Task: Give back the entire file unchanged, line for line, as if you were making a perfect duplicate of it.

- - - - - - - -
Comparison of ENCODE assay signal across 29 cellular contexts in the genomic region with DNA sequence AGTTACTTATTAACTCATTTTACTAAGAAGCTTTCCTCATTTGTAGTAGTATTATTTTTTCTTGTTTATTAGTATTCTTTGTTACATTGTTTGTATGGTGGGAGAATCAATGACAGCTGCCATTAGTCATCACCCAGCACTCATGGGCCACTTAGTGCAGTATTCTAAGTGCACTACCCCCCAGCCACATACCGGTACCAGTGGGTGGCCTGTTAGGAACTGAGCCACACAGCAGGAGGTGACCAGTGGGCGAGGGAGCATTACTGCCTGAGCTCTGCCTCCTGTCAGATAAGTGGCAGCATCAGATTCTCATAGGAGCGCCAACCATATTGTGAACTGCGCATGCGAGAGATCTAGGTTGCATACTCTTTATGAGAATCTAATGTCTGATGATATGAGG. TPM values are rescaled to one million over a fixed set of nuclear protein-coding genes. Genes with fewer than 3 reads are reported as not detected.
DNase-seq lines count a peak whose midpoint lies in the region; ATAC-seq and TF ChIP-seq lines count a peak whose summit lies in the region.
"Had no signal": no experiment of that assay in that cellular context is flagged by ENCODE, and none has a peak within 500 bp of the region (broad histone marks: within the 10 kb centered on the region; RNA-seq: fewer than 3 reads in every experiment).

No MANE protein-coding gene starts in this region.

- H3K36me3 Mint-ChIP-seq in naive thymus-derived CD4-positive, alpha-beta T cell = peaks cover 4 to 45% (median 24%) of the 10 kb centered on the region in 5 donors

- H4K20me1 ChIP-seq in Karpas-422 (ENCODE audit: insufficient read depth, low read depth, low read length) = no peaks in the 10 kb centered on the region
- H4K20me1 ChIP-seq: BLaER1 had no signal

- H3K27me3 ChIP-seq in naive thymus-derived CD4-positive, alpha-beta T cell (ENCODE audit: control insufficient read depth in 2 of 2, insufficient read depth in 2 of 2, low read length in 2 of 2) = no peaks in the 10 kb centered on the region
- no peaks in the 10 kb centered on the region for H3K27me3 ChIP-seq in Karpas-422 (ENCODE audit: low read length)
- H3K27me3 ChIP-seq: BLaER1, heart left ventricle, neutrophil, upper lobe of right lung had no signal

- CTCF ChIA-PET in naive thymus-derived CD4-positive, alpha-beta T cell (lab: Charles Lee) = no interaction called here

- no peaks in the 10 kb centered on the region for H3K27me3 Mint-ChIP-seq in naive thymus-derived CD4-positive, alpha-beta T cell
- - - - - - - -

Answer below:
Comparison of ENCODE assay signal across 29 cellular contexts in the genomic region with DNA sequence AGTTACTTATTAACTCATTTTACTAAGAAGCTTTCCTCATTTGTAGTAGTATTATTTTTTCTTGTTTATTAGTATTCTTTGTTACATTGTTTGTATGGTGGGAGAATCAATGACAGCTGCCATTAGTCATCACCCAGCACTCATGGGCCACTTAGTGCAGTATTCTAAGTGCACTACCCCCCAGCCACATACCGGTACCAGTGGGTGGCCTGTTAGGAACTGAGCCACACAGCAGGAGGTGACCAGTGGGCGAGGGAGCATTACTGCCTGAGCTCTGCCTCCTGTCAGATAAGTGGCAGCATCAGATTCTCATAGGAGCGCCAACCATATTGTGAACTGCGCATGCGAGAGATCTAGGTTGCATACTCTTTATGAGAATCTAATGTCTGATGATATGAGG. TPM values are rescaled to one million over a fixed set of nuclear protein-coding genes. Genes with fewer than 3 reads are reported as not detected.
DNase-seq lines count a peak whose midpoint lies in the region; ATAC-seq and TF ChIP-seq lines count a peak whose summit lies in the region.
"Had no signal": no experiment of that assay in that cellular context is flagged by ENCODE, and none has a peak within 500 bp of the region (broad histone marks: within the 10 kb centered on the region; RNA-seq: fewer than 3 reads in every experiment).

No MANE protein-coding gene starts in this region.

- H3K36me3 Mint-ChIP-seq in naive thymus-derived CD4-positive, alpha-beta T cell = peaks cover 4 to 45% (median 24%) of the 10 kb centered on the region in 5 donors

- H4K20me1 ChIP-seq in Karpas-422 (ENCODE audit: insufficient read depth, low read depth, low read length) = no peaks in the 10 kb centered on the region
- H4K20me1 ChIP-seq: BLaER1 had no signal

- H3K27me3 ChIP-seq in naive thymus-derived CD4-positive, alpha-beta T cell (ENCODE audit: control insufficient read depth in 2 of 2, insufficient read depth in 2 of 2, low read length in 2 of 2) = no peaks in the 10 kb centered on the region
- no peaks in the 10 kb centered on the region for H3K27me3 ChIP-seq in Karpas-422 (ENCODE audit: low read length)
- H3K27me3 ChIP-seq: BLaER1, heart left ventricle, neutrophil, upper lobe of right lung had no signal

- CTCF ChIA-PET in naive thymus-derived CD4-positive, alpha-beta T cell (lab: Charles Lee) = no interaction called here

- no peaks in the 10 kb centered on the region for H3K27me3 Mint-ChIP-seq in naive thymus-derived CD4-positive, alpha-beta T cell